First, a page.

Friday, November 20, 2009

Dad and His Deer Hunting

This photo does not do my father justice. But it's the only photo we have of him with deer antlers. I don't know why...Here he looks like he recently returned home from a hunting expedition. He's a bit disheveled and smoking his pipe. But he's holding the rack he probably got that year and standing in front of the woodstove showing off his trophy. I remember that style of shirt. That was his "under hunting gear" shirt. Well, it was a "work shirt," come to think of it. Being a deer hunter combined lots of his favorite skills--tramping through the woods, climbing trees, hanging out with the guys, his eagle eye, and leaving with meat to eat through the winter and a trophy for his time!

There seems to be something that happens to men when deer season comes along. They seem happier and more independent; they have already gone to "their camp" long before they actually step foot outside the door. They are mentally preparing for their hot stews (or whatever it is they eat out at the camp), card playing, lots of stories, and early mornings as they crunch through the crusted over snow to find the first tale-tell sign of a deer...

I remember dad used to be downstairs, rifling through the drawers of his homemade workbench, pulling out boxes of bullets, and odds and ends. He would gather up "snow pants" (but I don't suppose that is the name men use for them; maybe that goes under the category of 'hunting gear) and heavy jackets, plus he'd always have a hat of some kind. He'd clean out his rifle (which he always kept in his very nice, homemade gun cabinet). Dad used to go hunting with Bud Matson mostly, and whoever happened to be with Bud. That would vary from year to year, but Bud was his hunting sidekick.

Life was good for dad during those hunting trips. He'd never be gone more than three or four days, but he would come back with a buck without fail. "I get 'em from the same tree every year" he'd grin, "eighteen years in a row." I take it that he liked climbin' that tree. I guess it was his lucky tree. I'm sure that he owned a good pair of binoculars as well. Dad always combined his skills to get what he wanted accomplished so none of us were surprised, and I think we were really quite proud of him when he came back.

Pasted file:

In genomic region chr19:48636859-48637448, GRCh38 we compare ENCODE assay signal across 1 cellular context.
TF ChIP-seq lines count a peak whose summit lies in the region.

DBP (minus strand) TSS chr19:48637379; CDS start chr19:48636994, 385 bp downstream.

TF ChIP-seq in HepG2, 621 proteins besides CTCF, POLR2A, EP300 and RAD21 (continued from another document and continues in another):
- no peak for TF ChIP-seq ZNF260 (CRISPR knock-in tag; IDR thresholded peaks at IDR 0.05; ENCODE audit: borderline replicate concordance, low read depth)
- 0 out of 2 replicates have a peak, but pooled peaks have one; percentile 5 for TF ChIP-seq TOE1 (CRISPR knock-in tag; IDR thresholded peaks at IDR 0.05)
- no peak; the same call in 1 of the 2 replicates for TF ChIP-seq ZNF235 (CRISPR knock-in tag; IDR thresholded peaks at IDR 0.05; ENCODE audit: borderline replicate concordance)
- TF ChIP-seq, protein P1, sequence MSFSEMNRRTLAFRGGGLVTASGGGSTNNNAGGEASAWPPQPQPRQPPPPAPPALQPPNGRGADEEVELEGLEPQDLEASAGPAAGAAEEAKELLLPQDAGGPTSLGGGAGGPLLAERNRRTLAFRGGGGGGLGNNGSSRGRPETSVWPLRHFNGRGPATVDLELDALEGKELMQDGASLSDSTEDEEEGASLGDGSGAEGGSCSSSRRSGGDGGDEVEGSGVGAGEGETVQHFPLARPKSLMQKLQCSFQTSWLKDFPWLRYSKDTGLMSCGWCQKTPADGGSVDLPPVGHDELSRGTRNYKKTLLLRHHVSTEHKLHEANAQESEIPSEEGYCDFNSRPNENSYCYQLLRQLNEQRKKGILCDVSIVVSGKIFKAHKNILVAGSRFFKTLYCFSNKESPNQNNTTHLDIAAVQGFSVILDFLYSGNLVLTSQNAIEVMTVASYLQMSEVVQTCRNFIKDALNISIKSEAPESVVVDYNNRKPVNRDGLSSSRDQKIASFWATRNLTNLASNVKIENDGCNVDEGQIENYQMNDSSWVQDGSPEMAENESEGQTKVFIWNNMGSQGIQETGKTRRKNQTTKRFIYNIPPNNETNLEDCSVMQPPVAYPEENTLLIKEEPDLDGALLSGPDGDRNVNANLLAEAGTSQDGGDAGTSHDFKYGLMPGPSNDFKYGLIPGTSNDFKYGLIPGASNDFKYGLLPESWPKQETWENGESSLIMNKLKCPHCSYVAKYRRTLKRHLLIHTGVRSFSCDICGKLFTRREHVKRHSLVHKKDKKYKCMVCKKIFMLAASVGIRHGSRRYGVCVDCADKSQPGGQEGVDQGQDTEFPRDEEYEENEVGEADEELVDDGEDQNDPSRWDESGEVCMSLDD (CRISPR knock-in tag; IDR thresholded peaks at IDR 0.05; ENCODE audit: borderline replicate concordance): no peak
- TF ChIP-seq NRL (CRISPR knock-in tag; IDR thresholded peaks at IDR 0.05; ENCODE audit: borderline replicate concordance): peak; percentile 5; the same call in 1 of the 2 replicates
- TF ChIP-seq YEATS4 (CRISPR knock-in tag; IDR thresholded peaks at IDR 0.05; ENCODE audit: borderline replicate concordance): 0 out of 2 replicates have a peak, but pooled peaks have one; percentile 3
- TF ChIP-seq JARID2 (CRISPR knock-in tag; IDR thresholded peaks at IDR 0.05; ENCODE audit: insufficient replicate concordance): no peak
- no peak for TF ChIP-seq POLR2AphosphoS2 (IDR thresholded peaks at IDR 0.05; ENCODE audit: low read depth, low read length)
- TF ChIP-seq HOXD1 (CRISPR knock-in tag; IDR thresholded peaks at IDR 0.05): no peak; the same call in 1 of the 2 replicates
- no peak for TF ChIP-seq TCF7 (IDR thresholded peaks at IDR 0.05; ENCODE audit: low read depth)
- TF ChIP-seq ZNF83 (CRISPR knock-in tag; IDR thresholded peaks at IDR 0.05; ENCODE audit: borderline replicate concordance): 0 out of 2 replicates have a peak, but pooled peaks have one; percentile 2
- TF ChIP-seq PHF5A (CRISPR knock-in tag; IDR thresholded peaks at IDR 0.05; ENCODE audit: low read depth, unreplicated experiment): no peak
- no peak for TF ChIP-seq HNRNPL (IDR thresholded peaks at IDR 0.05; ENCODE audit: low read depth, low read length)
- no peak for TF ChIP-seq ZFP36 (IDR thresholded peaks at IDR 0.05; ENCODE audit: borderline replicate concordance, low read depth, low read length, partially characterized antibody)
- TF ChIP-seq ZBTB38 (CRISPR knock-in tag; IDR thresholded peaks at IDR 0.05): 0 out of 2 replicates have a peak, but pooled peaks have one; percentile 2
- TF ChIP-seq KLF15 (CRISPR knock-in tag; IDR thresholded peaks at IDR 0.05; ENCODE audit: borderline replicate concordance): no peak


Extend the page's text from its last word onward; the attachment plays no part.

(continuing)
I'd say, "Dad caught another deer this year." and one of my brothers would respond disgustedly,"You don't catch deers. You shoot them!" (Well, I don't do either). I would glare, and my mother would tell us to 'settle down.' I always felt sorry for the deer and had to prepare myself mentally because dad hung them from the treehouse upside down. I forget why he did that but I am sure you hunters can tell me exactly why that is necessary - maybe to let the blood drain out...?

Mom hated venison with a passion, but I loved it (though I hated the thought of the poor deer being killed). She cooked it dutifully, and we all happily ate it for months. Meatballs. Meatloaf. Deer roast. Dad was also quite generous and would give quite a bit away to his friends who were not quite so lucky to bag a deer. I'm sure my mother did not say anything on the contrary as that was less venison for her to prepare.

Once my brothers became of age, they joined him at the hunting camp each year. Well, my older brother was like me, very gentle-spirited, and did not like shooting deer so the year he went, he really didn't put his heart into it. I think he liked the camaraderie of the men though so he would go for that. My younger brother hunts to this day so I am sure that he waited for those cabin experiences with my dad with a fervor.

Looking back on my memories, I did like to hear about his skills in the woods. But I liked to see him unpack his gear more, and get ready for the winter ahead. Dad would be around a whole lot more in the cold months ahead!

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